Celebrations are held in Montevideo's Plaza Independencia to commemorate the recognition of Uruguay's independence in a treaty signed with Argentina and Brazil on this day in 1825. After the speeches and official ceremonies in the afternoon, the festivities, including a reprise of the Carnival's llamadas but without costumes, often continue on until the early hours of the morning throughout the city.October 12: Día de la Raza (national holiday)
On this day, Uruguay and several other South American countries pay tribute to the struggles against the European invaders having first arrived on these shores in 1492. Commemorations also mark the beginning of the mixing of peoples – indigenous, European, Asian and African – and celebrate the cultural richness engendered by this process. For the entire day, Montevideo's streets are given over to parades with elaborately costumed participants, candombé dancers and drummers, and folk music performances.December 25: Christmas (national holiday)
|Month||Min. Average Temperature (°C/F°)||Max. Average Temperature (°C/F°)||Average Rains (MM)||Best Time to Travel|
|January||18/64||28/82||90/3.5||Good period to go|
|February||18/64||27/81||90/3.5||Good period to go|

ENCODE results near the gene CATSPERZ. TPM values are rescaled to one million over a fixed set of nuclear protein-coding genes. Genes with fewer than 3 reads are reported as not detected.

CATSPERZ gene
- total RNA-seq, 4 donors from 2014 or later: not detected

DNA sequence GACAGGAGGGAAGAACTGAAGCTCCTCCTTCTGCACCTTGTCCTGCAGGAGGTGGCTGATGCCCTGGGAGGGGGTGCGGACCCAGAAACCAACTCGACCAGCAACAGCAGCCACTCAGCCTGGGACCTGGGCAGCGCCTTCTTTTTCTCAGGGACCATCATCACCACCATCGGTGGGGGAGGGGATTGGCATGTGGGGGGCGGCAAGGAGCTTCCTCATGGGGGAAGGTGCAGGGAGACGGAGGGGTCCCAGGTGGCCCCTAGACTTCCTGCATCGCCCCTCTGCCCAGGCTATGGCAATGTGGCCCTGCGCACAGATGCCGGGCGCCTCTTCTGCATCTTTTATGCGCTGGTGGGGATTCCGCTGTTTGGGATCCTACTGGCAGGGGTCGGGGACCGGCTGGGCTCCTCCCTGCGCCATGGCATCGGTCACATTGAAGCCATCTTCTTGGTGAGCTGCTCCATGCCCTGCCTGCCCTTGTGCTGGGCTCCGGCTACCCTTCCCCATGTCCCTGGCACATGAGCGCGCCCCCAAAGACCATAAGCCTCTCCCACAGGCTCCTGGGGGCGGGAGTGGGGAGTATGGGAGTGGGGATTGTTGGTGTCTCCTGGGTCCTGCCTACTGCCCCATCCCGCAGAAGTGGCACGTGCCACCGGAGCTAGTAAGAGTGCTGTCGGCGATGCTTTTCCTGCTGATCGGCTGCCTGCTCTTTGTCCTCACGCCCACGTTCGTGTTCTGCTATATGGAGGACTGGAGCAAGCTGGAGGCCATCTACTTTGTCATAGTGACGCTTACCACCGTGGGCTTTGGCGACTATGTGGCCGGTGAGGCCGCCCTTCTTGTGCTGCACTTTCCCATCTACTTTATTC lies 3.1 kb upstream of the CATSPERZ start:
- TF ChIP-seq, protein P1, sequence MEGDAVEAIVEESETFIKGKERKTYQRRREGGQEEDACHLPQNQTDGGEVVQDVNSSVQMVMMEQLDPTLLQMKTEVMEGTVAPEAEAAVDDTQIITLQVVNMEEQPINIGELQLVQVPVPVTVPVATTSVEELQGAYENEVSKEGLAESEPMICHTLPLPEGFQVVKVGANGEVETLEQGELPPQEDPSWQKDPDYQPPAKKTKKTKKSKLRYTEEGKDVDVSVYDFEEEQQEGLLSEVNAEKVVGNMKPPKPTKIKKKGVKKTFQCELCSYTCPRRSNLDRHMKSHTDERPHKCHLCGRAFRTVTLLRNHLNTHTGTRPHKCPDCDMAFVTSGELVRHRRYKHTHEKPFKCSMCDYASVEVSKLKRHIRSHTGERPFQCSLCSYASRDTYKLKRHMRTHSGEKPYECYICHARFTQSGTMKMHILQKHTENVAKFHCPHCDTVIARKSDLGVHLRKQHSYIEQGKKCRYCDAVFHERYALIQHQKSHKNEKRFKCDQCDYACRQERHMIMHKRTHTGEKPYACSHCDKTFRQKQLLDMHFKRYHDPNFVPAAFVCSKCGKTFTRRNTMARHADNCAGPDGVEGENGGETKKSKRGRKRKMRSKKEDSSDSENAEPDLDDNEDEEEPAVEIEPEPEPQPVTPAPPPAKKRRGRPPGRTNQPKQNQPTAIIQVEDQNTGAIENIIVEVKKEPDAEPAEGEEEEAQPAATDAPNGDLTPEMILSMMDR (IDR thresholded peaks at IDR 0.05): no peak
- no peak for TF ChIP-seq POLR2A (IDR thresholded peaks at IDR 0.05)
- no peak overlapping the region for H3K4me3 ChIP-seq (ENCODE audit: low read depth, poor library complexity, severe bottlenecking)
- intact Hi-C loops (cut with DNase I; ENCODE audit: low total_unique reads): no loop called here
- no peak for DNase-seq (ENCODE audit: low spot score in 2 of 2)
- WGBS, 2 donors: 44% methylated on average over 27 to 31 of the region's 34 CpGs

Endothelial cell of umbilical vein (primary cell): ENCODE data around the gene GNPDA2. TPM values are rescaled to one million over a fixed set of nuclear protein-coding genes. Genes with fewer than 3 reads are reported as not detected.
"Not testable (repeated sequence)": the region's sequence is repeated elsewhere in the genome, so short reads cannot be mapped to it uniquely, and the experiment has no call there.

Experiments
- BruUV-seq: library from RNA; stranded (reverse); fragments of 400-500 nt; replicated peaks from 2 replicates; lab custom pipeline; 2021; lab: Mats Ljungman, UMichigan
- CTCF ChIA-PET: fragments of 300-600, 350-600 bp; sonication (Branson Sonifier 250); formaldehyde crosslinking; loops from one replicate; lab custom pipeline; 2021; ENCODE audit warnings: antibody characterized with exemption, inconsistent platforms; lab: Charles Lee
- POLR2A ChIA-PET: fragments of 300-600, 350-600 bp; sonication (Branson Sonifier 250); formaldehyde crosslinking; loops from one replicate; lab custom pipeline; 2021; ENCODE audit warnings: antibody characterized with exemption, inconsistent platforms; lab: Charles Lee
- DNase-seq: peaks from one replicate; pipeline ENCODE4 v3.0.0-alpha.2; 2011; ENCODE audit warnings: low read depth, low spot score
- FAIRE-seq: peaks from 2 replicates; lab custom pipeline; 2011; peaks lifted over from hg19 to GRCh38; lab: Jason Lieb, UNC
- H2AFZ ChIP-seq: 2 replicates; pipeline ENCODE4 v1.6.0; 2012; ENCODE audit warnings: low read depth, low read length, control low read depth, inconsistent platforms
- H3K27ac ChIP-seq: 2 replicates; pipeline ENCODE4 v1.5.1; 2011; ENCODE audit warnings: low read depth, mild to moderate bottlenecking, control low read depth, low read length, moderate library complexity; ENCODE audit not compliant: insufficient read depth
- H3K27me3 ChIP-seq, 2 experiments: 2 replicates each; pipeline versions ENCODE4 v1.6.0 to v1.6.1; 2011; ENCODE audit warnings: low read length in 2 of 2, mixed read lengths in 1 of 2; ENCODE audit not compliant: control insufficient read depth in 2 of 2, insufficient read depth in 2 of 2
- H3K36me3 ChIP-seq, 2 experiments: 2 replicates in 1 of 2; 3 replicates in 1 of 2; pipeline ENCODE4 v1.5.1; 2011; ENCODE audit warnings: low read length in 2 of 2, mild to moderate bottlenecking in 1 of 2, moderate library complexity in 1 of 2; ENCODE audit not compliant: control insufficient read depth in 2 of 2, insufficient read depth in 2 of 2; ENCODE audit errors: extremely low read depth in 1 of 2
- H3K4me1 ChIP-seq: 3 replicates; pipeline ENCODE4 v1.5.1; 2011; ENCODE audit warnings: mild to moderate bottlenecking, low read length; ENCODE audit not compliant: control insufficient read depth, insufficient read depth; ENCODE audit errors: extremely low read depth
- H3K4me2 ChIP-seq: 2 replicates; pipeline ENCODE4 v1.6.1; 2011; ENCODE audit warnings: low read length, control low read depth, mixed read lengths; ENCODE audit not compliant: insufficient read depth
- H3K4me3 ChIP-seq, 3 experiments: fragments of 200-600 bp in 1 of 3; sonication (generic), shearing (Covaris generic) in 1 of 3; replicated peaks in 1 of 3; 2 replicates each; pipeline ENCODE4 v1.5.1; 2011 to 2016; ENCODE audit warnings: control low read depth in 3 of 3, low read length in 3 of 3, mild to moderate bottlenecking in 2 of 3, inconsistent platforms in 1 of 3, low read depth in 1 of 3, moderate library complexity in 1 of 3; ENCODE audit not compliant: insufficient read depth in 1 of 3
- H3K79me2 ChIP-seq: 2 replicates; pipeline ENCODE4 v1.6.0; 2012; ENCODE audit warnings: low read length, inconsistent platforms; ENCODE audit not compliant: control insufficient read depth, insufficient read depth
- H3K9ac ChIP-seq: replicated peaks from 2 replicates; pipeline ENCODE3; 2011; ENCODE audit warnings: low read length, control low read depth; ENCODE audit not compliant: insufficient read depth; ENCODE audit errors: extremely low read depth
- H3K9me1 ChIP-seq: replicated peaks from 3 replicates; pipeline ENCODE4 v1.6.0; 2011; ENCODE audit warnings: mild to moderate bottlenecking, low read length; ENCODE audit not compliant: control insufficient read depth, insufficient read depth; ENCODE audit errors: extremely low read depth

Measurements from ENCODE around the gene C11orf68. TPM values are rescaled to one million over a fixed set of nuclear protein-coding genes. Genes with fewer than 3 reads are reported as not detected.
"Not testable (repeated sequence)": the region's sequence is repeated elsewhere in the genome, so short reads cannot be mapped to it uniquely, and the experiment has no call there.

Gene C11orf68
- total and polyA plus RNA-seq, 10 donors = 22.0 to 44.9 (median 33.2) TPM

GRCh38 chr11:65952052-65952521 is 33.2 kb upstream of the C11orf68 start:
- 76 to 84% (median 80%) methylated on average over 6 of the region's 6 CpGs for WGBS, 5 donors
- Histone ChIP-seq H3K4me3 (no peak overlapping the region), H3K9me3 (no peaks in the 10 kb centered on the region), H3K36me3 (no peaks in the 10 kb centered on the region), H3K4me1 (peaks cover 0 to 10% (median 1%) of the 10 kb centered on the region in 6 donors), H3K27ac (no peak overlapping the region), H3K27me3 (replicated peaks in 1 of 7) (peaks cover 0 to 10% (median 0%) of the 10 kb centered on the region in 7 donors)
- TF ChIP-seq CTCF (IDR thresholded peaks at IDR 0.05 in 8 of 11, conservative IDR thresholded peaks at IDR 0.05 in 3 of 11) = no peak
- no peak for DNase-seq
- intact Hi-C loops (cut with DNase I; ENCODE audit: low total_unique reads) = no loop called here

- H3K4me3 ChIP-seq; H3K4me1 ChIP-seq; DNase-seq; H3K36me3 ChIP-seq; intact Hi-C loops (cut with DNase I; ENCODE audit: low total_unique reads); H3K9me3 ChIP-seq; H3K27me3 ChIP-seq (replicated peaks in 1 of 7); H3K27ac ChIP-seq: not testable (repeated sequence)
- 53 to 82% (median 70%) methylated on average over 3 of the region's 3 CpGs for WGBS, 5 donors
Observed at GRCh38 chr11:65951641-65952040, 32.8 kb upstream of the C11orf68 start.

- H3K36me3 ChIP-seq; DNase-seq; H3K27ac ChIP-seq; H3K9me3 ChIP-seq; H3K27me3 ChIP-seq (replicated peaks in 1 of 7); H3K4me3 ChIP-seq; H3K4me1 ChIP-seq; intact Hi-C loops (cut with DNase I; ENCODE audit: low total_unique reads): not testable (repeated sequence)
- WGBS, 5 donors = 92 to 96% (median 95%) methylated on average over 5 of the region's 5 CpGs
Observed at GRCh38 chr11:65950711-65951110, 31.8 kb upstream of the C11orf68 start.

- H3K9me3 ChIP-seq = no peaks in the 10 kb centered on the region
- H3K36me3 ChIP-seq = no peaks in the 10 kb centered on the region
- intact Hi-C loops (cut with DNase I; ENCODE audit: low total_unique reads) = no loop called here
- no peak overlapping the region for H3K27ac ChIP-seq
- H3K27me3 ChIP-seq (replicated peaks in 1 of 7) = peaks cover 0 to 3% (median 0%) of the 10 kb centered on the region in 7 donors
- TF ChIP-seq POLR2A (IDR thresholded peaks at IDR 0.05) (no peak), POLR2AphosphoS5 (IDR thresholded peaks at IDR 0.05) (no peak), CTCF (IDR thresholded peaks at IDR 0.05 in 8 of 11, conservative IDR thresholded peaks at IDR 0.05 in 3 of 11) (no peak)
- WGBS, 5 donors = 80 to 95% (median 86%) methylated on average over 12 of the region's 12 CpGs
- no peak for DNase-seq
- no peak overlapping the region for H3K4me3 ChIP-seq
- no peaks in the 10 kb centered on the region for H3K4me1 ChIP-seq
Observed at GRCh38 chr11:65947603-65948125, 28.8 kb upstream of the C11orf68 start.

|March||16/61||25/77||100/3.9||Good period to go|
|April||13/55||22/72||85/3.3||Not the best period to go|
|May||10/50||18/64||90/3.5||Not the best period to go|
|June||7/45||15/59||90/3.5||Not the best period to go|
|July||7/45||15/59||95/3.7||Not the best period to go|
|August||7/45||16/61||95/3.7||Not the best period to go|
|September||9/48||18/64||90/3.5||Not the best period to go|
|October||11/52||20/68||107/4.2||Not the best period to go|
|November||13/55||23/73||95/3.7||Not the best period to go|
|December||16/61||26/79||75/3.0||Good period to go|
Montevideo's Carrasco International Airport is located about 15 kilometres (9 miles) east of the city centre.
Montevideo covers a relatively large area. Despite considerable progress made in recent years, its public transport system remains rather disorganized. Municipal buses and taxis are the only ways to get from one district to another.
Several bus companies operate in Montevideo, serving the entire metropolitan area. The main bus terminal, Tres Cruces, is located north-east of the city centre. A single ticket costs UYU 16.
Note: Buses do not automatically make every stop. Be sure to wave to the driver to signal that you would like him to stop to pick you up.